DirecTV Now is raising prices for all subscribers next month

DirecTV Now will introduce two new plans this week called DirecTV Plus and DirecTV Max that will replace the service’s old plans. 

The new plans up the cost of the base service to $50 per month from $35 and – while AT&T will allow legacy subscribers to keep their old, poorly named plans – it says that all basic channel plans will experience a $10 per month price hike.

Unfortunately, that's not all. In the same announcement, AT&T says that any subscriber paying for the $5 per month HBO add-on will now be charged $15 per month to get their Game of Thrones fix, while Starz and Cinemax viewers will see rate increases from $5 and $8 a month respectively, to $11 per month each.

If there’s any sort of silver lining to the otherwise bleak news, it’s that DirecTV Plus, the new name for the entry-level package that includes 46 channels for $50 per month, and DirecTV Max that offers 59 channels for $70 per month, will both include HBO at no extra charge.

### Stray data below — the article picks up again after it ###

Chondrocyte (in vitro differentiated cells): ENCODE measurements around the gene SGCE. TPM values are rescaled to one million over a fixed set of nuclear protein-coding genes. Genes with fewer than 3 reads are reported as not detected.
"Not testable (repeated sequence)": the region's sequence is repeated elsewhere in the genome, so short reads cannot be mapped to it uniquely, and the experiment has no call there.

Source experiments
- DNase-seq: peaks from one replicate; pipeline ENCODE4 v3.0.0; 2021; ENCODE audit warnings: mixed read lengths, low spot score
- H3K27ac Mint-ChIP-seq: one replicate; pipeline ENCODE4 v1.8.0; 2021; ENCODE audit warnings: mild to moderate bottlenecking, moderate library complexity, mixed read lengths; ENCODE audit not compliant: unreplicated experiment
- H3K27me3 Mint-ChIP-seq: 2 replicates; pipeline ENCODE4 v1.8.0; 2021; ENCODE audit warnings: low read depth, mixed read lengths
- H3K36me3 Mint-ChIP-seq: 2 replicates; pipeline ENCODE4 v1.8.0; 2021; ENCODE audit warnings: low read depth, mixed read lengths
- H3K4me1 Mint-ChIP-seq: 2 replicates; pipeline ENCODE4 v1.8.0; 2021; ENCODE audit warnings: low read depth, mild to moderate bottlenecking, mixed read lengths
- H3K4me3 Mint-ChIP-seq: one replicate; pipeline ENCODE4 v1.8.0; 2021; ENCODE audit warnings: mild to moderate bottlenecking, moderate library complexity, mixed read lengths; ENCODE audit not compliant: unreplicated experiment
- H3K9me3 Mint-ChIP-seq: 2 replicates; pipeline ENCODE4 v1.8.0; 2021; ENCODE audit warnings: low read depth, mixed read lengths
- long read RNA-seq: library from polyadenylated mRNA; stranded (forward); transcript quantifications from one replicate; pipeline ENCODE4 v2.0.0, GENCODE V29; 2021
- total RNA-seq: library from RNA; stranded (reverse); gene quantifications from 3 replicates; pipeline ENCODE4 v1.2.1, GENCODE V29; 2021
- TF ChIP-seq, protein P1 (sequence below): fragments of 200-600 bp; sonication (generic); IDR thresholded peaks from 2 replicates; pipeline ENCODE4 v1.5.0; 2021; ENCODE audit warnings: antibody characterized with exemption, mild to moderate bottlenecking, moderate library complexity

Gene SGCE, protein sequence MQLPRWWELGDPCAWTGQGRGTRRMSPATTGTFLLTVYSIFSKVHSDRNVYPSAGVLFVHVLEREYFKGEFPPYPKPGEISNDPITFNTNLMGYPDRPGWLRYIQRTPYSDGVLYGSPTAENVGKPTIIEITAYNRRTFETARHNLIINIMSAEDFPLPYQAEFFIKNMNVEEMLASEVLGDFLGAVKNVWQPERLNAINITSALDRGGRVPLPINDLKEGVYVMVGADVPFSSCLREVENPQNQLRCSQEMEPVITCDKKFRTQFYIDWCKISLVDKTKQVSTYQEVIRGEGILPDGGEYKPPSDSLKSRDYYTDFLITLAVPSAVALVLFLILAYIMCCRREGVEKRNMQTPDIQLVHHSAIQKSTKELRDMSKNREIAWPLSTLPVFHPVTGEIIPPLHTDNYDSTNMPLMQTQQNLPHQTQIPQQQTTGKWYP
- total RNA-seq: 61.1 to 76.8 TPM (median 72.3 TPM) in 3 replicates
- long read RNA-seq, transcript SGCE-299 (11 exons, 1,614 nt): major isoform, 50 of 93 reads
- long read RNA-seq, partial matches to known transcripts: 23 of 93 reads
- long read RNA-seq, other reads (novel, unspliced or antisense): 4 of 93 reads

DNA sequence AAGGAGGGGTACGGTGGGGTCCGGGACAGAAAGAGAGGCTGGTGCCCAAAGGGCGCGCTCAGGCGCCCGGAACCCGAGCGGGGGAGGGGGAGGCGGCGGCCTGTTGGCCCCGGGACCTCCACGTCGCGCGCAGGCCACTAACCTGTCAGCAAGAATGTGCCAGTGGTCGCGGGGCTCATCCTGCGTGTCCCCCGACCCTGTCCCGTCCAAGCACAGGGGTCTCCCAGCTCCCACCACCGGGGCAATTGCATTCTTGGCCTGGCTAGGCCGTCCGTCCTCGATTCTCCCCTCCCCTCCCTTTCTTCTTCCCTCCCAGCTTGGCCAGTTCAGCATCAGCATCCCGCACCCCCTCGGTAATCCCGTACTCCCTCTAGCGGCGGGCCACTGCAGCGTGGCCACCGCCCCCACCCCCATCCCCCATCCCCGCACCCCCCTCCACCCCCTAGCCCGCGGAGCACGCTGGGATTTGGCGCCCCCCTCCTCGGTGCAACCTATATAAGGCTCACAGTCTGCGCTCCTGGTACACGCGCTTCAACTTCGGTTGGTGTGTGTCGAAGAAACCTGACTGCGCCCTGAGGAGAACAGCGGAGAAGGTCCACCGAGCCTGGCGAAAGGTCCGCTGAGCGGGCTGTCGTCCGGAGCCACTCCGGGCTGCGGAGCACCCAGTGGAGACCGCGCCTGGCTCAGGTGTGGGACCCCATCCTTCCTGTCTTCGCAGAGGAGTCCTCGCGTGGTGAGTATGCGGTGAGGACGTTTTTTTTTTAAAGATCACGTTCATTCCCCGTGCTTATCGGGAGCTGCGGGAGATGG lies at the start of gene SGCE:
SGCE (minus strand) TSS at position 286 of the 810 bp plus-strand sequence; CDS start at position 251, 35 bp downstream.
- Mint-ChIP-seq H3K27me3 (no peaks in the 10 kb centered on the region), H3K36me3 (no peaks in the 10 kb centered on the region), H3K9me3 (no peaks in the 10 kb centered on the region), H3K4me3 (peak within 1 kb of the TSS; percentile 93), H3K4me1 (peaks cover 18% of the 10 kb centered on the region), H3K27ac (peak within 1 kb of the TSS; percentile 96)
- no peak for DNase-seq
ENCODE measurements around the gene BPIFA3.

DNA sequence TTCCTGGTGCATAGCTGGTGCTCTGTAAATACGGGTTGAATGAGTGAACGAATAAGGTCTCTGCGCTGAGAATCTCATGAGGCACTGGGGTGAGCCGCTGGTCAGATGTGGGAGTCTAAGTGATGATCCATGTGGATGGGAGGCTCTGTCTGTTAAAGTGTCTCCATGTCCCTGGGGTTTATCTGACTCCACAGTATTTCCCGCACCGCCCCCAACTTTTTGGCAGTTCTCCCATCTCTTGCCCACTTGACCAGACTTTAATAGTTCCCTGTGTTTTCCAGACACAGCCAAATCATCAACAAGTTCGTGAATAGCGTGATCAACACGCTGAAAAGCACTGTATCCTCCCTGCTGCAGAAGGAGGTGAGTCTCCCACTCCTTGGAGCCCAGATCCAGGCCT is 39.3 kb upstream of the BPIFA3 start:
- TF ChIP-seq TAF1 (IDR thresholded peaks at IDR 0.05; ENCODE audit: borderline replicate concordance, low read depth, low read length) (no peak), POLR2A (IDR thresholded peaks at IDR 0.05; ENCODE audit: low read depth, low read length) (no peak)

Is DirecTV Now in trouble?  

Price hikes are usually required if the service has ambitious content development plans and requires additional funds to make that happen – as was the case with Netflix when it raised its prices at the end of last year

AT&T probably isn’t in the same situation as DirecTV Now doesn’t produce its own original content. Instead, a price hike is more likely to keep profits up after the streaming service lost 267,000 subscribers at the end of last year

Interestingly, when AT&T took over Time Warner the company told the Justice Department that the deal would “enable the merged company to reduce prices, offer innovative video products, and compete more effectively” against tech giants Facebook, Apple, Amazon, Netflix and Google. 

So much for that idea.

Regardless, the price hike likely won’t help DirecTV Now gain new customers, as similar live TV streaming services like PlayStation Vue, Hulu with Live TV, Sling TV and YouTube TV all cost less per month… albeit none of them include HBO in the package.

Via Variety

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